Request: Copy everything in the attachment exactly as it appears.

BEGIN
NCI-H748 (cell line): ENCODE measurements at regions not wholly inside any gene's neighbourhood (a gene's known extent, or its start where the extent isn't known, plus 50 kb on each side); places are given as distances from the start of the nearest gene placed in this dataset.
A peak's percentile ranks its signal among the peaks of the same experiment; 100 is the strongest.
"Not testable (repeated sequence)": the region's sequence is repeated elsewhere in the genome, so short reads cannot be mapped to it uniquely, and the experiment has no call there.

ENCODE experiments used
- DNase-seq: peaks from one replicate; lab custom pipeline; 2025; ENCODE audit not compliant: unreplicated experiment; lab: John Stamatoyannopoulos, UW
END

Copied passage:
NCI-H748 (cell line): ENCODE measurements at regions not wholly inside any gene's neighbourhood (a gene's known extent, or its start where the extent isn't known, plus 50 kb on each side); places are given as distances from the start of the nearest gene placed in this dataset.
A peak's percentile ranks its signal among the peaks of the same experiment; 100 is the strongest.
"Not testable (repeated sequence)": the region's sequence is repeated elsewhere in the genome, so short reads cannot be mapped to it uniquely, and the experiment has no call there.

ENCODE experiments used
- DNase-seq: peaks from one replicate; lab custom pipeline; 2025; ENCODE audit not compliant: unreplicated experiment; lab: John Stamatoyannopoulos, UW